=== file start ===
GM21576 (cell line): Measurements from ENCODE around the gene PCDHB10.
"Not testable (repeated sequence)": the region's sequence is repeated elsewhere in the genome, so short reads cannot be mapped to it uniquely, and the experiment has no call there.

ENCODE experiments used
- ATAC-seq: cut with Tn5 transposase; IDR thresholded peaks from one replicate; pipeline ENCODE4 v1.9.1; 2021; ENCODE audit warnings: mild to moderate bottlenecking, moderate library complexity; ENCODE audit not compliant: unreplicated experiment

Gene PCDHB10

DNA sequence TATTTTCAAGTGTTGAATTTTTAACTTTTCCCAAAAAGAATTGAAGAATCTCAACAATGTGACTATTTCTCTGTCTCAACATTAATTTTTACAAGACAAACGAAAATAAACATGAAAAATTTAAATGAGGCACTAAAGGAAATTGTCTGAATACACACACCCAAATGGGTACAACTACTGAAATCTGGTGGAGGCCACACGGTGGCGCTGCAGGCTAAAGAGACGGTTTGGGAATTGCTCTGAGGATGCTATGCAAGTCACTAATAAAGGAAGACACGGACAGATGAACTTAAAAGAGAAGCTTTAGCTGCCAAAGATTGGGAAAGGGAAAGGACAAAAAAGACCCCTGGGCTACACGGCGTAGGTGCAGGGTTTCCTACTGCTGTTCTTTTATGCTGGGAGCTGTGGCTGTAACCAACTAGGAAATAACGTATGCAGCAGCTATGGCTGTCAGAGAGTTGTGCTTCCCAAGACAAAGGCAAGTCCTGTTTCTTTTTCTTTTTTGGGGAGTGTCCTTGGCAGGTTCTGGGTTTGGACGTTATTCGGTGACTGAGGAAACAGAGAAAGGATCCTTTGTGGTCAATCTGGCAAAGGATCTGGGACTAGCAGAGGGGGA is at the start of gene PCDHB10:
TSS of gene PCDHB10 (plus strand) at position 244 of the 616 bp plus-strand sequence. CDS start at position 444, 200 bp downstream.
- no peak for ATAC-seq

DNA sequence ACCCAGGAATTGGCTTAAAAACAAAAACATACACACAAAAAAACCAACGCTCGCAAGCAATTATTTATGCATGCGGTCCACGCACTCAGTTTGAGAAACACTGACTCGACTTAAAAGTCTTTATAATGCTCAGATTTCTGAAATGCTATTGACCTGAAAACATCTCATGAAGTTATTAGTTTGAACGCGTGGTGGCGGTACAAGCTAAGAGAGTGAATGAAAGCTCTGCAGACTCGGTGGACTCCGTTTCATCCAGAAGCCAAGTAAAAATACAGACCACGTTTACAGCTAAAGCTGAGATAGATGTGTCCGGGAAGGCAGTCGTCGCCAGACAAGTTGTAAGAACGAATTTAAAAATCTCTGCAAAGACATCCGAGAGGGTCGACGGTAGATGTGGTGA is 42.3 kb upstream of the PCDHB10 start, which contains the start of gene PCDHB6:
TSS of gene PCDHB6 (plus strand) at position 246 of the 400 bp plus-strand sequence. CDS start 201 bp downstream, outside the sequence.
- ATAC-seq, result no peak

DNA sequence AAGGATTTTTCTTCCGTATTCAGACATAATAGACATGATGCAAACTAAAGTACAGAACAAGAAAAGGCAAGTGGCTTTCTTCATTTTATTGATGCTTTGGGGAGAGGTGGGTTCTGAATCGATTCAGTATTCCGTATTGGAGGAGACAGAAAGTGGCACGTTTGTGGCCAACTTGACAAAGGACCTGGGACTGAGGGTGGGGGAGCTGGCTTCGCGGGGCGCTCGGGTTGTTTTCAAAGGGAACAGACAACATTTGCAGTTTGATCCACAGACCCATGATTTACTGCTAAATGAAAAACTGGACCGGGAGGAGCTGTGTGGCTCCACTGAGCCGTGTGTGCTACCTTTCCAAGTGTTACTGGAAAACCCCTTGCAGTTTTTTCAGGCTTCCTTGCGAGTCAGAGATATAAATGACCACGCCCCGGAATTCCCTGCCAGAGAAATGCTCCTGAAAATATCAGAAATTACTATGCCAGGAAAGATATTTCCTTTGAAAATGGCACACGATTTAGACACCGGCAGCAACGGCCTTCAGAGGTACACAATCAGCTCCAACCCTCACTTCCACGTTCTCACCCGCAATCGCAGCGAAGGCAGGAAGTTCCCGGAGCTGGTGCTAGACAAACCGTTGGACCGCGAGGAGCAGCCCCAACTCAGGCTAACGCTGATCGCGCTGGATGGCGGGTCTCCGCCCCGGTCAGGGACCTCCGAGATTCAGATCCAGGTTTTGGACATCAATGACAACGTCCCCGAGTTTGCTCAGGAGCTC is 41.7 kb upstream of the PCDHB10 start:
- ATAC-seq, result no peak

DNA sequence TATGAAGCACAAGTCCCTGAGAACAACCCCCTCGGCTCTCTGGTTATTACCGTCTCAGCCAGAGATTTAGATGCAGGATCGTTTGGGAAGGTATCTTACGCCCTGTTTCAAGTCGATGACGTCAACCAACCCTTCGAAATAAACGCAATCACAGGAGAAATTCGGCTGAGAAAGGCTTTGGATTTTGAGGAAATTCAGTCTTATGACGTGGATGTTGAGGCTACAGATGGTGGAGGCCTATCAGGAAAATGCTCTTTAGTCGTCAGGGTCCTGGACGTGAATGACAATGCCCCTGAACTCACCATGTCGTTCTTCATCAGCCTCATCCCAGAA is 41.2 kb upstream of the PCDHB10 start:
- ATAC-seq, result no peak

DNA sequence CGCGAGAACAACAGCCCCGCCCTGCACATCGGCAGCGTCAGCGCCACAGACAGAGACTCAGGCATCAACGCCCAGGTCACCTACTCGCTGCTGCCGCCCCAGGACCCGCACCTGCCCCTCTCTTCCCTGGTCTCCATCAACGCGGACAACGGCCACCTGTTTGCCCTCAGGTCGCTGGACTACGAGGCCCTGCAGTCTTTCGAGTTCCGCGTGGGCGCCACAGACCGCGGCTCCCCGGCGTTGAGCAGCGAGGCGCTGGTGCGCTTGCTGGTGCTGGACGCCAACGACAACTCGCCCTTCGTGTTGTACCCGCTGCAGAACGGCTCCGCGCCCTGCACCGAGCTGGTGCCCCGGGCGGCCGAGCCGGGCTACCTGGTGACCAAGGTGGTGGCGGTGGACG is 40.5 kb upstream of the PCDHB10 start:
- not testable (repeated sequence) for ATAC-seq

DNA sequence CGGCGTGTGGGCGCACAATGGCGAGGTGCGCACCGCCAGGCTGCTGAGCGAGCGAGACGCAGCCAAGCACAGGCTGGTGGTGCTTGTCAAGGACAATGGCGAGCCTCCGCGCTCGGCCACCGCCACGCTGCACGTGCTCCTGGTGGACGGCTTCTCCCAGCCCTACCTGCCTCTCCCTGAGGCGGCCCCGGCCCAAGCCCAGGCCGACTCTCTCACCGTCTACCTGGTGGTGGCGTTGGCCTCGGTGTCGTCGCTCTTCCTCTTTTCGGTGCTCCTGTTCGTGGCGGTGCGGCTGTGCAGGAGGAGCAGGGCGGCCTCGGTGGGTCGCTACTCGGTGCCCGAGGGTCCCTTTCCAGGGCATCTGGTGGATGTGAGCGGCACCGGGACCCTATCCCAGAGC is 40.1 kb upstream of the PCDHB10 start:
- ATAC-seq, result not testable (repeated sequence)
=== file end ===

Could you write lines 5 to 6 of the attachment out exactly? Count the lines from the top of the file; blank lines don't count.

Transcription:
Gene PCDHB10

DNA sequence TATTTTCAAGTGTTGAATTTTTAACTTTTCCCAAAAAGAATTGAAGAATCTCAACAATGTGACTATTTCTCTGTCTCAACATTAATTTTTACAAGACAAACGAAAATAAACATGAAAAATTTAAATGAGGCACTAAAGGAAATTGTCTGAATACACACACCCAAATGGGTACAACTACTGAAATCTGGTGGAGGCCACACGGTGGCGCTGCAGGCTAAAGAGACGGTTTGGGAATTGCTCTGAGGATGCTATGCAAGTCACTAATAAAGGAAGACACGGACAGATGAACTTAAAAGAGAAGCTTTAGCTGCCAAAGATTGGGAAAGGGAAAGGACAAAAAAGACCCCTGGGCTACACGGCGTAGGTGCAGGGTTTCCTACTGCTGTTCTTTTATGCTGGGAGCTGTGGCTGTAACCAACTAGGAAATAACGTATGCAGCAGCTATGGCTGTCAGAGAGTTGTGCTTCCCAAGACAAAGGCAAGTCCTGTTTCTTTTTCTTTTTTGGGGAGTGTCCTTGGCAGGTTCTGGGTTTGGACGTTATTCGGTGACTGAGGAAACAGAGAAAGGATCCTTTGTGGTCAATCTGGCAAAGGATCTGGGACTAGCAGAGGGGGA is at the start of gene PCDHB10: